Daniel Zhao

Although both the governor’s mansion and the state Senate could end up in either Republican or Democratic hands, Connecticut’s delegation to Congress will likely continue to be under firm Democratic control.

U.S. Sen. Chris Murphy, D-Conn., is running for a second term as the state’s junior senator and currently holds a comfortable 15-point lead over his Republican opponent, Hartford-based window washer and bar owner Matthew Corey. Meanwhile, Rep. Rosa DeLauro, D-New Haven, is running for her 15th term representing Connecticut’s third congressional district against Marine Corps veteran Angel Cadena.The two also faced off in the 2016 election where DeLauro garnered 69 percent of the vote. The congressional delegation also includes Sen. Richard Blumenthal LAW ’73, D-Conn., who is up for reelection in 2022, as well as four other Democratic representatives in the U.S. House of Representatives.

“Working people are struggling in jobs that do not pay them enough to live on,” DeLauro said in a statement to the News. “I am hopeful that Democrats will win here in Connecticut and will take back the House so we can implement an agenda that works for them — not the special interests and corporate lobbyists.”

As a graduate of Williams College and the University of Connecticut School of Law, Murphy started his career in the Connecticut General Assembly as a member of the state House of Representatives from 1999 to 2003 continuing as a state senator from 2003 to 2007. At the age of 39, he became the youngest senator of the 113th Congress in 2013 after replacing incumbent Joe Lieberman ’64 LAW ’67.

A member of the liberal wing of the Democratic Party, Murphy was one of the first members of Congress to oppose U.S. involvement in Saudi military action in Yemen and is the ranking Democratic member of the Senate Foreign Relations subcommittee on the Middle East and counterterrorism. He also has an F rating from the National Rifle Association as a result of his frequent speeches in favor of greater gun control. Additionally, following the Orlando nightclub shooting in 2016, Murphy staged a filibuster on gun control that ranks among the top 10 longest filibusters in U.S. history.

However, unlike some other Democratic candidates for U.S. Senate, including Texas Democrat Beto O’Rourke, he has not called for the Senate to impeach President Donald Trump if Democrats take control of Congress.

“I may disagree with much of the way the president conducts himself and with the manner in which he runs the White House, but he was elected,” Murphy said in his sole debate with his Republican challenger Matthew Corey on Oct. 30. “He was elected with the full knowledge on behalf of the country that he was going to be a very different kind of president.”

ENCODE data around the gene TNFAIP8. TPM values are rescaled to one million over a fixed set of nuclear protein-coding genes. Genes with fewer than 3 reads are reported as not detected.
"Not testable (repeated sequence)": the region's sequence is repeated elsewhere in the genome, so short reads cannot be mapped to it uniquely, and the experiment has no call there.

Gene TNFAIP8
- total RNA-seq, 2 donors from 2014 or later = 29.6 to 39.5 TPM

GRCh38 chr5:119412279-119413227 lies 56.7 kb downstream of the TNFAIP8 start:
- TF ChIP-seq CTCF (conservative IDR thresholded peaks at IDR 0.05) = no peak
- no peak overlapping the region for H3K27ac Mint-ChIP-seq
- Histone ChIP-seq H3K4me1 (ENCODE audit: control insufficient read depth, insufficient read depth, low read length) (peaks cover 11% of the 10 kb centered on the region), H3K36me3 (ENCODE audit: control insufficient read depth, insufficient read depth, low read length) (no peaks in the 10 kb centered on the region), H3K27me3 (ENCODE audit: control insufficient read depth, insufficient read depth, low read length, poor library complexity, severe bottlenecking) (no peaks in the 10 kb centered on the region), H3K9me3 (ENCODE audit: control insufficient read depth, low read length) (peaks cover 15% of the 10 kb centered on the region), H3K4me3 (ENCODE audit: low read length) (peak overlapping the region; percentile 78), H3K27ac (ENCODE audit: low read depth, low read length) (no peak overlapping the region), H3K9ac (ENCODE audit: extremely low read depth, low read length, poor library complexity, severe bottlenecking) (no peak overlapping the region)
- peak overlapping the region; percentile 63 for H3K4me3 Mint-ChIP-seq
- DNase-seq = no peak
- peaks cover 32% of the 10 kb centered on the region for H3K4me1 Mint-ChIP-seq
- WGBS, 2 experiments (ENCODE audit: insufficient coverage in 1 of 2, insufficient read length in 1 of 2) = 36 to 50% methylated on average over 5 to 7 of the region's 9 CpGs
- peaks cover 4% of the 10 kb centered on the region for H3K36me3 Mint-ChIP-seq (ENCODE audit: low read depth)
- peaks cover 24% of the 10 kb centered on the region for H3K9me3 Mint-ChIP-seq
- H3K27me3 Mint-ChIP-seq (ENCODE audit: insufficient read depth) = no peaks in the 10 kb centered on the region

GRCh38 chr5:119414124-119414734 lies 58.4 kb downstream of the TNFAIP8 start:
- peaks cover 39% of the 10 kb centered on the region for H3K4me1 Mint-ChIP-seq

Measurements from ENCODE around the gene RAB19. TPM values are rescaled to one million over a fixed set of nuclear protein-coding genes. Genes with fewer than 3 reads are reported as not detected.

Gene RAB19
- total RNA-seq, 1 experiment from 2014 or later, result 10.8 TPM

A Navy veteran and former truck driver, Corey founded a high-rise window-washing company in Hartford in 1990 and opened McKinnon’s Irish Pub in the state capital in 2002.

Having given Trump an “A” for job performance during the debate in October, Corey has advocated for a greater crackdown on radical Islam and illegal immigration. He has also called for deregulation of the healthcare industry and a reduction in the size of the federal government.

Corey “is the working class and is for the working class of Connecticut,” according to his campaign website.

An Oct. 30 Quinnipiac poll put Murphy ahead in his race by 15 points. He leads Corey 56 to 41 percent among likely voters, compared to 57 to 42 percent in an Oct. 10 poll.

The dean of Connecticut’s congressional delegation, DeLauro was first elected to Congress in 1990 after working as the executive director of EMILY’s List — a political action committee that aims to help elect pro-choice Democratic female candidates.

Since her first election, DeLauro has been reelected 13 times — each time with at least 63 percent of the vote.

A founding member of the Congressional Progressive Caucus and chair of the appropriations subcommittee — which is in charge of funding the FDA — DeLauro has introduced bills to improve cancer research and women’s health policies.

“Over the past two years, I helped secure funding increases for vital programs that help working families and the middle class — from job training programs and educational initiatives to nutrition assistance for seniors and child care,” DeLauro said.

Her Republican rival, Cadena — a Southern Connecticut State University graduate and a Marine Corps veteran — has centered his campaign around extending the I-91 across the Long Island Sound and creating the first hyperloop corridor through New Haven from Boston to Washington, D.C.

The third congressional district, which includes New Haven, Middletown, Stratford and several other towns in south-central Connecticut, is considered the second most Democratic district in the state and has voted for Democratic presidential candidates by a margin of at least 14 points in every election since 2000. The most Democratic district is Connecticut’s first congressional district which encompasses Bristol, Hartford and Torrington.

In Connecticut’s first congressional district race, Democratic incumbent John Larson, D-Hartford, will face off against Republican candidate Jennifer Lye and Green Party candidate Tom McCormick.

Nathalie Bussemaker | nathalie.bussemaker@yale.edu .